DG: In our first interview, you spoke about photography, along with the difference between shooting actors and poets. Given that you’re working on a new project—a coffee table book of photos featuring Southern California poets—I want to continue this discussion. As you’ve said, no two subjects are the same, but can you talk a bit more about your approach when it comes to capturing specifically the personality of poets? And what about the book itself?

ARF: The coffee table book was shot over a 12-year period. I’m lucky to photograph many of the best poets in studio and on the street. Old. Young. Living. Dead. When I photograph people I submit to their rhythm, get into their beat; I want to see them as they see themselves. It is a time to connect deeply with a fellow poet/artist/human being. I want to show each poet’s inner self, that special spark that displays their talent, and uniqueness; capture what makes them who they are. I like to think that shooting portraits of people who interest me is my best and truest work. It’s certainly what gives me most pleasure. But back to the next book. It will feature approximately 100 poets, accompanied by one of their poems. It will be published by the terrific Moon Tide Press. I’m working closely with publisher Eric Morago, whom I’ve worked with before on several projects, including one from my favorite of my collections, Junkie Wife (2018).


Regarding shooting portraits: Fancher, my very observant spouse, says that my talent as a photographer comes down to one thing: Knowing when to take the photo. He says it’s about timing, sensing the perfect moment just before it happens, clicking the shutter at exactly the right milli-second. Being prescient. You know, knowing something before you know it. Also, I shoot in continuous light, not flash. Which differentiates me from many famous photographers. It relaxes the subject, not having the flash going off, and enables me to see the lighting on the sitter as I’m shooting. If you shoot flash you have to look at the picture. Lose momentum, lose “the” shot.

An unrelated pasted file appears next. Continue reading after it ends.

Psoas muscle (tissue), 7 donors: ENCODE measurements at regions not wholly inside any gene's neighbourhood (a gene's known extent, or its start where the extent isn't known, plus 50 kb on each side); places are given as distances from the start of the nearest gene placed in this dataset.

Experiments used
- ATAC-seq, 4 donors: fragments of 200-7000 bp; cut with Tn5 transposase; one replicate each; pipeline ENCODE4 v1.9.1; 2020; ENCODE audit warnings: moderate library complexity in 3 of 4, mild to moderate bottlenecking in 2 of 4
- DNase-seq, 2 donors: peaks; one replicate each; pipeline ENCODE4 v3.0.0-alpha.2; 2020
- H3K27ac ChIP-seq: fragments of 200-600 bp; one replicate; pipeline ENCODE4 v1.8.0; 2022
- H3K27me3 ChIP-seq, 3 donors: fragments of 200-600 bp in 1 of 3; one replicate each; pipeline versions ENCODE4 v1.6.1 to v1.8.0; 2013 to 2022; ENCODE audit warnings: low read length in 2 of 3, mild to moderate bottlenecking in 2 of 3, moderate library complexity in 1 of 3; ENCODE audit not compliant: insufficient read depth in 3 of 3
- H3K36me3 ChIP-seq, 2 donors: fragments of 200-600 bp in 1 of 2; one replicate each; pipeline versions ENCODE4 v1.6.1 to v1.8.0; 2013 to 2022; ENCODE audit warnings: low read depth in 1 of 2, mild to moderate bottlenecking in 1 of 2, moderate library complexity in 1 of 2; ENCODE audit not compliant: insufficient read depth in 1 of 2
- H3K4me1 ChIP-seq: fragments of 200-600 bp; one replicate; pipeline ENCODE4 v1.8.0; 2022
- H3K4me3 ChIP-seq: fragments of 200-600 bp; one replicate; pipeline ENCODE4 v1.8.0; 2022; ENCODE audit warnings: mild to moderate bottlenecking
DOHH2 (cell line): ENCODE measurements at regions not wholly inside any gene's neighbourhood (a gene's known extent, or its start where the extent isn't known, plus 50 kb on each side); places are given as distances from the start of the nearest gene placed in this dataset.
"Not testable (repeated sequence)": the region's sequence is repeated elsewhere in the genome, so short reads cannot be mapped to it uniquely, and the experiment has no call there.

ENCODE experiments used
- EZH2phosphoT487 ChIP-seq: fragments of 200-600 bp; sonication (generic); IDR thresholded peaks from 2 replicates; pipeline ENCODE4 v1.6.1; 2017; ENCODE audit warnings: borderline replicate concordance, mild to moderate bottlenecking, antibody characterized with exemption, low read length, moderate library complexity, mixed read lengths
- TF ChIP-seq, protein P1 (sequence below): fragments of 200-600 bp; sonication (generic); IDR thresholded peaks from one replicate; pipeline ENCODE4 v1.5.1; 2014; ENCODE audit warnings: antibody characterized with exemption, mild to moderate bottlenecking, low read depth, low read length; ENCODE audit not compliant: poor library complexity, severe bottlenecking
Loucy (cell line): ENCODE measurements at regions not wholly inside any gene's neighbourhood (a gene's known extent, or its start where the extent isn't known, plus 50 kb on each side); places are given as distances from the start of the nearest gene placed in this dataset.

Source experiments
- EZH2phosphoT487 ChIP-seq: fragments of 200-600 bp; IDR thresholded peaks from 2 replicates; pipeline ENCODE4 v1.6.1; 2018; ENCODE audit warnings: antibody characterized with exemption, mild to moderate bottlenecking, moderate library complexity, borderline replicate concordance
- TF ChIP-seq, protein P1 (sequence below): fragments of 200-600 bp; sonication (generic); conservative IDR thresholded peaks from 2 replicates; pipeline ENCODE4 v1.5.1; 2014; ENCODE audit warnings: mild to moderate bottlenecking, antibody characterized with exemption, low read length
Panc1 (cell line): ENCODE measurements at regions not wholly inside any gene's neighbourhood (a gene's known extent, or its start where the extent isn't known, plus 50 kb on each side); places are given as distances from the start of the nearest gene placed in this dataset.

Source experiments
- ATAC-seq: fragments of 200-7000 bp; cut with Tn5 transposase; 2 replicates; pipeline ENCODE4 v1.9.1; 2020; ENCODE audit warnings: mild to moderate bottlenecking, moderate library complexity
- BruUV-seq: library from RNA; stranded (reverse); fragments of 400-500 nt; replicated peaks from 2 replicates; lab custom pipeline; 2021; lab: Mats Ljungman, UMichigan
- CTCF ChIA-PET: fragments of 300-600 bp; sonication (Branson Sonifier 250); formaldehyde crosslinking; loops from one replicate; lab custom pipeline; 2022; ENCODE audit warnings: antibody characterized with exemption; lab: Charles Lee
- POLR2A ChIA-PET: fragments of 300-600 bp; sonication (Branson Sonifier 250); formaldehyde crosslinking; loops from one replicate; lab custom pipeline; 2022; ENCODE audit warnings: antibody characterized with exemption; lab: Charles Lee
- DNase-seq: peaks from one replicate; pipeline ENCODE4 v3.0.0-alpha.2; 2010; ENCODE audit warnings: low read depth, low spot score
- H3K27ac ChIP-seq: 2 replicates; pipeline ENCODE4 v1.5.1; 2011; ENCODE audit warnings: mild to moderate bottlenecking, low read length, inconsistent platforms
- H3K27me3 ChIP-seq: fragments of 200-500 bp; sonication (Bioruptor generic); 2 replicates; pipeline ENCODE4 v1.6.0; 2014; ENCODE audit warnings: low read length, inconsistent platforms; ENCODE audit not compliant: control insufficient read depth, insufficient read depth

October 26th, 2021

California Poets Interview Series:

Alexis Rhone Fancher, Poet and Photographer

interviewed by David Garyan

DG: Your work has the quality of being uncompromisingly raw—all in the best sense. Too often, poetry is viewed as a “high art,” when, in fact, it resonates most with people when the words descend to near, if not total deviance. In this respect, when did you decide that you would not only be a poet, but also write the way you really wanted to?

ARF: I came to poetry rather late, after a successful career in advertising. I consider myself to be a “feral” poet, ie: I have no degree in English or literature or poetry (my degree is in Theatre with an emphasis on acting/writing). I have no poetry MFA or PhD. So no preconceived ideas about what poetry “should be.” I did study for 5 years with the great Los Angeles poet, teacher, mentor, Jack Grapes, who taught me to trust my voice and write my truth. It never occurred to me to sensor my words or dumb down my poems. Once a rebel …

DG: It seems counterintuitive, yet individuals censor themselves not out of necessity, but out of fear. What advice would you give emerging writers to help them overcome this impulse?

ARF: I work with emerging writers as an editor, teacher and mentor, as well as running a business, SubmatCentral, that submits poems to literary markets for poets who, for whatever reason, can’t or won’t submit their own work. I often encounter nascent poets who, censor themselves on the page, afraid to offend a relative, parent, lover or ex-spouse. I explain that it is highly unlikely that these fearful people will read the poet’s work. I mean, I have a brother whom I adore who has never picked up one of my books or read my work! Poetry does not float his boat. If I were to write about him, he’d never know! If a poet is seriously afraid of their own truth, writing under a pseudonym is always an alternative. But that’s putting the cart before the horse, yes? First write your unvarnished truth. To paraphrase that old saying, “Write like no one is reading.” Then worry afterwards as to how it will be received.